The Chinese renminbi (RMB) depreciated 2.5 percent against the US dollar in 2014. This was the first depreciation since 2005, when Beijing timidly started loosening its tight dollar peg. Recently, the RMB has repeatedly tested the weak side of its daily trading band, despite attempts by the People’s Bank of China (PBC) to signal its preference for a steadier bilateral RMB-USD rate via its daily fixing (Figure 1, left panel). What has led to the changing fortunes of the RMB? What lies ahead for the currency in 2015?
I can think of several possible factors leading to the most recent bout of weakness in the bilateral RMB-USD exchange rate.
The most obvious culprit is the broad strength of the US dollar (Figure 1, right panel). For instance, since start-2014, the euro and yen have weakened by 15 percent against the dollar, respectively. Consequently, the Chinese ‘redback’ has also weakened slightly against the almighty American ‘greenback’, though the RMB is still outperforming most other major and emerging market currencies. According to BIS statistics, the RMB gained some 7 percent in effective terms in 2014 and has remained one of the few strong currencies globally.
The second and related factor is the monetary policy divergence between China and the US. Whereas the US Fed is expected to start raising its policy rate and has already stopped further unconventional (net) bond buying, the PBC has embarked on a cycle of monetary easing. Hence the anticipated interest rate differential between the two currencies is narrowing.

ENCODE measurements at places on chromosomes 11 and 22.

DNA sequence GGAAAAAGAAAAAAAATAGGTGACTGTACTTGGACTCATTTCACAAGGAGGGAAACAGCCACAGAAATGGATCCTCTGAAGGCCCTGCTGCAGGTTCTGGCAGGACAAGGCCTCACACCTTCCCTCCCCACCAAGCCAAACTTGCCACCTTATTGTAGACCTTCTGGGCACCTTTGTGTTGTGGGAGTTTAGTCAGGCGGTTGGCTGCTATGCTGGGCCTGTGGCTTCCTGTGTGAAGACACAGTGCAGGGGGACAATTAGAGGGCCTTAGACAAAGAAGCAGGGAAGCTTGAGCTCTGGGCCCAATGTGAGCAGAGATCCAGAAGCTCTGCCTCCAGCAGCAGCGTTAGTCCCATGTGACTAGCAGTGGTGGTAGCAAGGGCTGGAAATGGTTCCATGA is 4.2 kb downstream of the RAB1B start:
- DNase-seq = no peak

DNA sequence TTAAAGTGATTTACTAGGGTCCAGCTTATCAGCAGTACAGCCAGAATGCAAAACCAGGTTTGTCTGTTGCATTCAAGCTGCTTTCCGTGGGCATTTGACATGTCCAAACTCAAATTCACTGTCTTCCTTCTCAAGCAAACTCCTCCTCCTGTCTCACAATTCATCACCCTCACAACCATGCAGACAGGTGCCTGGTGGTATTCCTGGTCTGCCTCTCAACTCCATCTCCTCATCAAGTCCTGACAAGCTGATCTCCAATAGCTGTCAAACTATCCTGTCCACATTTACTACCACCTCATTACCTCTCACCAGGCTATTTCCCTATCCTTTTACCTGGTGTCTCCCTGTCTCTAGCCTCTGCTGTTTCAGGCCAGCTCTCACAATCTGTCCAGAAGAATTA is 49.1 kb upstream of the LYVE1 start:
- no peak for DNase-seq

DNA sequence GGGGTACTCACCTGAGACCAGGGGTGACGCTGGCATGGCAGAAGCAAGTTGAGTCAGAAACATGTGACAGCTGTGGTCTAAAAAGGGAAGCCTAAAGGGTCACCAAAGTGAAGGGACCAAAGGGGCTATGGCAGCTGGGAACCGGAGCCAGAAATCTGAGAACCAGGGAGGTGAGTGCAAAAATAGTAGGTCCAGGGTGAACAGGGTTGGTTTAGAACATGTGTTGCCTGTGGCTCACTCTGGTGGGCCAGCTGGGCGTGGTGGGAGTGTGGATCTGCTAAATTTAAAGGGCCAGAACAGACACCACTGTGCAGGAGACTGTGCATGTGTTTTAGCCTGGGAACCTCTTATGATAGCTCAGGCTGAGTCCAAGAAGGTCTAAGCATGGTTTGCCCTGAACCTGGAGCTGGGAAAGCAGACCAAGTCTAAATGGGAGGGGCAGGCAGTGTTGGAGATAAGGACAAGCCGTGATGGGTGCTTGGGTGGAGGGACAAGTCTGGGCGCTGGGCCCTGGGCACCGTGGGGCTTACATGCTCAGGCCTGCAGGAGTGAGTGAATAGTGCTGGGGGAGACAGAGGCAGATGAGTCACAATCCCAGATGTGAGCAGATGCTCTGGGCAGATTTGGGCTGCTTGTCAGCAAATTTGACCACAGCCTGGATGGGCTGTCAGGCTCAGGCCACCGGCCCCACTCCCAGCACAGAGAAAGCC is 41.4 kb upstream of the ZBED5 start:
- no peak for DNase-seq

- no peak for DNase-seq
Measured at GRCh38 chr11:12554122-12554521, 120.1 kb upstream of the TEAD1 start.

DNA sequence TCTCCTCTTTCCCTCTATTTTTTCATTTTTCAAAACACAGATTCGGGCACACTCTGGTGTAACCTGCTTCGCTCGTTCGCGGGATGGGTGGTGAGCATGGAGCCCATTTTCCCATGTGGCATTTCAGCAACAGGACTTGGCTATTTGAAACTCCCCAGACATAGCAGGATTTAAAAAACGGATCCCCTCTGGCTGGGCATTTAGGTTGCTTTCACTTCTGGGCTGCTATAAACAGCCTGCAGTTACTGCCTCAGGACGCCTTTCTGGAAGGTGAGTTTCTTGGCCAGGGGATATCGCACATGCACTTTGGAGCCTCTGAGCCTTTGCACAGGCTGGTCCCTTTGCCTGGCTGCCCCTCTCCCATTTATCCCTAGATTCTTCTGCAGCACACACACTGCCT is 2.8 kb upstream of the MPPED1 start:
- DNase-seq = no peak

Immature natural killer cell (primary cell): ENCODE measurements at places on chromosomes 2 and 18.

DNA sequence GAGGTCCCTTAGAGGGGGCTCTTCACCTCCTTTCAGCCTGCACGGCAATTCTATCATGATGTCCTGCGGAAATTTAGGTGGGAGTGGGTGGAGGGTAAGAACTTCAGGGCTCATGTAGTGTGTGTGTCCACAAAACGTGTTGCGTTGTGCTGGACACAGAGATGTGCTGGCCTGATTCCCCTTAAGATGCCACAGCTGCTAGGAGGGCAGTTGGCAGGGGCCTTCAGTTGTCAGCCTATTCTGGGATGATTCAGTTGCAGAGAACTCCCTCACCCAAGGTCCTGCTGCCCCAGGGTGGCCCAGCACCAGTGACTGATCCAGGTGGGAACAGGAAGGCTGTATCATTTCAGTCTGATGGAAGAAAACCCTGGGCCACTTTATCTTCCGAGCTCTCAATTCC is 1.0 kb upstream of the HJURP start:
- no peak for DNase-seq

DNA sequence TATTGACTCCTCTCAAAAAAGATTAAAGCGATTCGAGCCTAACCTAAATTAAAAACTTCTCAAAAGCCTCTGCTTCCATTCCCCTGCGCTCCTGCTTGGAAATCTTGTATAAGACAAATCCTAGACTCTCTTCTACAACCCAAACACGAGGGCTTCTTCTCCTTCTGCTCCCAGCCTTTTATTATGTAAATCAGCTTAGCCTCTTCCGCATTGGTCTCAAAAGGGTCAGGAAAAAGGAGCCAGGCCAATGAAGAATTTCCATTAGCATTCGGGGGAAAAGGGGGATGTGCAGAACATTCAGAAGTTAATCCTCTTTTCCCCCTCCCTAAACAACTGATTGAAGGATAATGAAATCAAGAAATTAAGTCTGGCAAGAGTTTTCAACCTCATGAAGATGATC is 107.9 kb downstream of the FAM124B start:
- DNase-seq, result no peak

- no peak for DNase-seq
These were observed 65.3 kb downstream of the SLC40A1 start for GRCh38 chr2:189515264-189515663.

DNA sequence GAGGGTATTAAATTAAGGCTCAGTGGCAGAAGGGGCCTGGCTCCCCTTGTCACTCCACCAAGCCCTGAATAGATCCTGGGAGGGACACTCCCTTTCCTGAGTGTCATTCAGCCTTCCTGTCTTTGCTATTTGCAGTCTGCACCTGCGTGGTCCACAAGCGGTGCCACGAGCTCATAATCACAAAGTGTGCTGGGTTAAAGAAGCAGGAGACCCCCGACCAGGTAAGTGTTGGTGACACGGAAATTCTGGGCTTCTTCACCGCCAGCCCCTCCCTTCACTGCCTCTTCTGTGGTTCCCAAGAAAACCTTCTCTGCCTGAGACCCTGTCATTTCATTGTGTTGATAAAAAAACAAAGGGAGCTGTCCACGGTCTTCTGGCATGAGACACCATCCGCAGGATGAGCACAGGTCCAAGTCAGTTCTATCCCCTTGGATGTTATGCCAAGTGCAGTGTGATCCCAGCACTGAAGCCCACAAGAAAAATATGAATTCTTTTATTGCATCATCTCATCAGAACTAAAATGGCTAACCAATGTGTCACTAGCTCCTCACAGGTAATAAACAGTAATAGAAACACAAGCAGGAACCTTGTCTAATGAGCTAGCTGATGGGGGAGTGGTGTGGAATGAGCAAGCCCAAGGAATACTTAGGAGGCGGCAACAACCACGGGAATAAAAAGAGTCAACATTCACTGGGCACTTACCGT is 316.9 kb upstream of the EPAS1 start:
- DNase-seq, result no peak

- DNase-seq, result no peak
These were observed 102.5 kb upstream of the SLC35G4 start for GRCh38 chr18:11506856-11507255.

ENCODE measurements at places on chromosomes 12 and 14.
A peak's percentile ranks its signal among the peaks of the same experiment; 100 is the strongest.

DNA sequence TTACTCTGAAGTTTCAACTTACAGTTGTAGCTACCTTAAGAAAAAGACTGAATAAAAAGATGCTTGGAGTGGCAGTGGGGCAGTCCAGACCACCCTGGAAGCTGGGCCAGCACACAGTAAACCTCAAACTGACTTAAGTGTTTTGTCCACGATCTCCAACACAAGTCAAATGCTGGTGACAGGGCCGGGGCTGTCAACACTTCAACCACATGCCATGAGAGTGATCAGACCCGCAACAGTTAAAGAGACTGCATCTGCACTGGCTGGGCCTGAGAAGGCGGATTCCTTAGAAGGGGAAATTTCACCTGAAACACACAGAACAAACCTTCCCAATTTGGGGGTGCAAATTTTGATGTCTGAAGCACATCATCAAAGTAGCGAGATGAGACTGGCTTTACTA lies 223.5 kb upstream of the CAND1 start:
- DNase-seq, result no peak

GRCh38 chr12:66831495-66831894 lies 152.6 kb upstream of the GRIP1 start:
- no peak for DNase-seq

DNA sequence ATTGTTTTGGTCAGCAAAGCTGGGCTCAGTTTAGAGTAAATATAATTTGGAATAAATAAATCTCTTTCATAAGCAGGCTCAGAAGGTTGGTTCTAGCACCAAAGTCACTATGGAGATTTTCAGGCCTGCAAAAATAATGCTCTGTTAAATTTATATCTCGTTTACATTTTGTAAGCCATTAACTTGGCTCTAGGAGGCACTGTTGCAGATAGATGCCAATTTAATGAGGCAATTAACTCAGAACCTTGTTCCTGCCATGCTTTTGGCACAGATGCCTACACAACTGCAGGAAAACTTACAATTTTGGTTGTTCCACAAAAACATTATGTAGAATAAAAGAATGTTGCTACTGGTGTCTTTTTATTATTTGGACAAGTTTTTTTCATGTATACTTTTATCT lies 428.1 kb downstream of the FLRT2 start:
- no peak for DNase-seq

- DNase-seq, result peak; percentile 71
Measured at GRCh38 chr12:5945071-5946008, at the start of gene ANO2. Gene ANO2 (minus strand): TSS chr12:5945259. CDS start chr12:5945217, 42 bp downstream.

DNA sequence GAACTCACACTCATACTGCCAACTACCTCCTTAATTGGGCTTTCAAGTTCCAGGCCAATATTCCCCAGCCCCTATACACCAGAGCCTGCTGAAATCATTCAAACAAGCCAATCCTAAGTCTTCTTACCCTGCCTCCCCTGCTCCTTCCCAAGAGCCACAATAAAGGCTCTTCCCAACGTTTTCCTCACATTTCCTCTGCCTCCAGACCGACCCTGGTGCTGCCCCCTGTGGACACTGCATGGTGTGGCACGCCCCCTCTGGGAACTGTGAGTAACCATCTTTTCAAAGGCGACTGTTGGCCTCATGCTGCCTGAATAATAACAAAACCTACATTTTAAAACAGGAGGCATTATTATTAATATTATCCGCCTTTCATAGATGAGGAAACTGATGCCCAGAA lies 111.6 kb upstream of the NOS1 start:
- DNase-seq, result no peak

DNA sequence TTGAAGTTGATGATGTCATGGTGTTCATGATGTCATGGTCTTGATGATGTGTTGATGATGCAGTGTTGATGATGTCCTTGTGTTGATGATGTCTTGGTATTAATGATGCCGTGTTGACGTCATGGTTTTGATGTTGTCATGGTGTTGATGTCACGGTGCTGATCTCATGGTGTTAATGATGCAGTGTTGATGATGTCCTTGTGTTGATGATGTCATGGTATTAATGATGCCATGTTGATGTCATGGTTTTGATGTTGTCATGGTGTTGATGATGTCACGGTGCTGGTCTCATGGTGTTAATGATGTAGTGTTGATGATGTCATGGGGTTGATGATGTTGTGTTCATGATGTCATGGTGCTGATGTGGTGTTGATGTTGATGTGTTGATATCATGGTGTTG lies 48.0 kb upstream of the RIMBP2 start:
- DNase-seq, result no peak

There are now questions about whether the RMB is already fairly valued or even somewhat overvalued.
The third factor concerns the underlying currency valuation. Over the past decade, the RMB has gained 50 percent on a broad real effective basis, a strength few major advanced or emerging market currencies can match. Even allowing for fast Chinese productivity growth, there are now questions about whether the RMB is already fairly valued or even somewhat overvalued. Simply put, the once broad-based market consensus of an undervalued RMB is gone, after its massive cumulative appreciation.
Fourth, more market participants are becoming worried about signs of increased stress in the Chinese financial system. As the exchange rate is one of the most important financial asset prices, how can one expect an ever-stronger RMB on top of a more fragile Chinese financial sector? It makes little sense to dread Chinese shadow banking and to preach meaningful RMB appreciation at the same time.
Finally, the PBC appears to have taken a more hands-off approach towards managing the RMB. Since early 2014, it has intervened less in the FX market and widened the daily trading band. But it has also occasionally stepped in to restore market functioning, disrupting carry trade and successfully injecting some 2-way volatility. A growing offshore RMB market in Hong Kong also adds to its interactions with the onshore RMB market, with risk sentiment possibly playing a bigger role in RMB exchange rate dynamics. We estimate the offshore RMB turnover to have more than doubled in the past two years.
The PBC appears to have taken a more hands-off approach towards managing the RMB.